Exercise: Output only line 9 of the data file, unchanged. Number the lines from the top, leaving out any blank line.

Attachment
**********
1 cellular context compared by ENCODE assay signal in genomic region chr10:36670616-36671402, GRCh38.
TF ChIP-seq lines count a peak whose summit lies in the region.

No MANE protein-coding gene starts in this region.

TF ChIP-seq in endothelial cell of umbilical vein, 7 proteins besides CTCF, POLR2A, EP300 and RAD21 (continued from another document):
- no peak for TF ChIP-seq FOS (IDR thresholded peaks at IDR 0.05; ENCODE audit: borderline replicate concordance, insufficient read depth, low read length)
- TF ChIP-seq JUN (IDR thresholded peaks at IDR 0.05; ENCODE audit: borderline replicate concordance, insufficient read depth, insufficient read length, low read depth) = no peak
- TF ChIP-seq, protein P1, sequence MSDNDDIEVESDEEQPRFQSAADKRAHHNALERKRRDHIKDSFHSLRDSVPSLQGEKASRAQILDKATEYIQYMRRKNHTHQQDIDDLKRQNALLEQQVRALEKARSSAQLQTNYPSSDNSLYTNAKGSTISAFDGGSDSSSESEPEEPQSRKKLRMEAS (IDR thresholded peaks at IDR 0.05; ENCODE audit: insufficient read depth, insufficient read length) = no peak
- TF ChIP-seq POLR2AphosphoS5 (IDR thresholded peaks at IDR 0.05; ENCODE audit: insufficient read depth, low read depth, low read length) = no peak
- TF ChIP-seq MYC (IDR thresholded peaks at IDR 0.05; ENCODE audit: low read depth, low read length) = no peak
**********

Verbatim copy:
- TF ChIP-seq MYC (IDR thresholded peaks at IDR 0.05; ENCODE audit: low read depth, low read length) = no peak